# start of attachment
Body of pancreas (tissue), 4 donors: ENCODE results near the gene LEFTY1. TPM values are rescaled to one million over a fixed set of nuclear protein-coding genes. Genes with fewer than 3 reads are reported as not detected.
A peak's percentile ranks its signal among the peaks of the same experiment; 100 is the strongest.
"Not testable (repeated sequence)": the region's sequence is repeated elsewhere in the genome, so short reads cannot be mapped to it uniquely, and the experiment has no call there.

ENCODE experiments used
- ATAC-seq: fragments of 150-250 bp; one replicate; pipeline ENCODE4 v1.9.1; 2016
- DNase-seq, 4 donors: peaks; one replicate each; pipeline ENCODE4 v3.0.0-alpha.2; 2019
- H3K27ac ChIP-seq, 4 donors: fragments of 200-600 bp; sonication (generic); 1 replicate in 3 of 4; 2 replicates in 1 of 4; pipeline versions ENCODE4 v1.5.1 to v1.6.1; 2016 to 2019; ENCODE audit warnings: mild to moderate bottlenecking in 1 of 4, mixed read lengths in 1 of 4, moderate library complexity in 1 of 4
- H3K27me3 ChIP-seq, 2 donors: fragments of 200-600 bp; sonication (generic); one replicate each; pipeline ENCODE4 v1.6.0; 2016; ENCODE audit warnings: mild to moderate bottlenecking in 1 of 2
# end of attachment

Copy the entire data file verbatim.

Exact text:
Body of pancreas (tissue), 4 donors: ENCODE results near the gene LEFTY1. TPM values are rescaled to one million over a fixed set of nuclear protein-coding genes. Genes with fewer than 3 reads are reported as not detected.
A peak's percentile ranks its signal among the peaks of the same experiment; 100 is the strongest.
"Not testable (repeated sequence)": the region's sequence is repeated elsewhere in the genome, so short reads cannot be mapped to it uniquely, and the experiment has no call there.

ENCODE experiments used
- ATAC-seq: fragments of 150-250 bp; one replicate; pipeline ENCODE4 v1.9.1; 2016
- DNase-seq, 4 donors: peaks; one replicate each; pipeline ENCODE4 v3.0.0-alpha.2; 2019
- H3K27ac ChIP-seq, 4 donors: fragments of 200-600 bp; sonication (generic); 1 replicate in 3 of 4; 2 replicates in 1 of 4; pipeline versions ENCODE4 v1.5.1 to v1.6.1; 2016 to 2019; ENCODE audit warnings: mild to moderate bottlenecking in 1 of 4, mixed read lengths in 1 of 4, moderate library complexity in 1 of 4
- H3K27me3 ChIP-seq, 2 donors: fragments of 200-600 bp; sonication (generic); one replicate each; pipeline ENCODE4 v1.6.0; 2016; ENCODE audit warnings: mild to moderate bottlenecking in 1 of 2